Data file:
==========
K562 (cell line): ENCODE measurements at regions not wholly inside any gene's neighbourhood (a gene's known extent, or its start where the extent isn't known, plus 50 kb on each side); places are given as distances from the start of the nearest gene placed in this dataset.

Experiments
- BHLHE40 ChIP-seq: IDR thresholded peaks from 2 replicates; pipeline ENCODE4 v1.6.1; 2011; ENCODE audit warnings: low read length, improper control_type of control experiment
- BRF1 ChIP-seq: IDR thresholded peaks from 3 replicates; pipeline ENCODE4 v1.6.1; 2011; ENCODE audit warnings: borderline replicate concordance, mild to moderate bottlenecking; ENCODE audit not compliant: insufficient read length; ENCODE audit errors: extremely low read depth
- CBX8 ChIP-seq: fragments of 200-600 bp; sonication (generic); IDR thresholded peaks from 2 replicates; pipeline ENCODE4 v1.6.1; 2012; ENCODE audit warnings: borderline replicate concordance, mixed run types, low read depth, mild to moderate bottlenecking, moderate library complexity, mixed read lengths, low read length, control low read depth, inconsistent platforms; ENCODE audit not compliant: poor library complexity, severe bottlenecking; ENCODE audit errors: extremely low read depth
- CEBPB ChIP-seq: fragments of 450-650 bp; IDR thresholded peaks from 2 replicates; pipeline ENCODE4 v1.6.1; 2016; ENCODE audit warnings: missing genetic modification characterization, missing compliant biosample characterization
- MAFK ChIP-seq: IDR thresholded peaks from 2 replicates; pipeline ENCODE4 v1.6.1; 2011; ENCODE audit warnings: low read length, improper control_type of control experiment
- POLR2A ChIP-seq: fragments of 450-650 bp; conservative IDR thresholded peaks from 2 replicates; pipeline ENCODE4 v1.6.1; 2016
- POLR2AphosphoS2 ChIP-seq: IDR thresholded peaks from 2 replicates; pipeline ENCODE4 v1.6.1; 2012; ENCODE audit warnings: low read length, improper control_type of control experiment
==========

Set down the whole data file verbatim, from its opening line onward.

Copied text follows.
K562 (cell line): ENCODE measurements at regions not wholly inside any gene's neighbourhood (a gene's known extent, or its start where the extent isn't known, plus 50 kb on each side); places are given as distances from the start of the nearest gene placed in this dataset.

Experiments
- BHLHE40 ChIP-seq: IDR thresholded peaks from 2 replicates; pipeline ENCODE4 v1.6.1; 2011; ENCODE audit warnings: low read length, improper control_type of control experiment
- BRF1 ChIP-seq: IDR thresholded peaks from 3 replicates; pipeline ENCODE4 v1.6.1; 2011; ENCODE audit warnings: borderline replicate concordance, mild to moderate bottlenecking; ENCODE audit not compliant: insufficient read length; ENCODE audit errors: extremely low read depth
- CBX8 ChIP-seq: fragments of 200-600 bp; sonication (generic); IDR thresholded peaks from 2 replicates; pipeline ENCODE4 v1.6.1; 2012; ENCODE audit warnings: borderline replicate concordance, mixed run types, low read depth, mild to moderate bottlenecking, moderate library complexity, mixed read lengths, low read length, control low read depth, inconsistent platforms; ENCODE audit not compliant: poor library complexity, severe bottlenecking; ENCODE audit errors: extremely low read depth
- CEBPB ChIP-seq: fragments of 450-650 bp; IDR thresholded peaks from 2 replicates; pipeline ENCODE4 v1.6.1; 2016; ENCODE audit warnings: missing genetic modification characterization, missing compliant biosample characterization
- MAFK ChIP-seq: IDR thresholded peaks from 2 replicates; pipeline ENCODE4 v1.6.1; 2011; ENCODE audit warnings: low read length, improper control_type of control experiment
- POLR2A ChIP-seq: fragments of 450-650 bp; conservative IDR thresholded peaks from 2 replicates; pipeline ENCODE4 v1.6.1; 2016
- POLR2AphosphoS2 ChIP-seq: IDR thresholded peaks from 2 replicates; pipeline ENCODE4 v1.6.1; 2012; ENCODE audit warnings: low read length, improper control_type of control experiment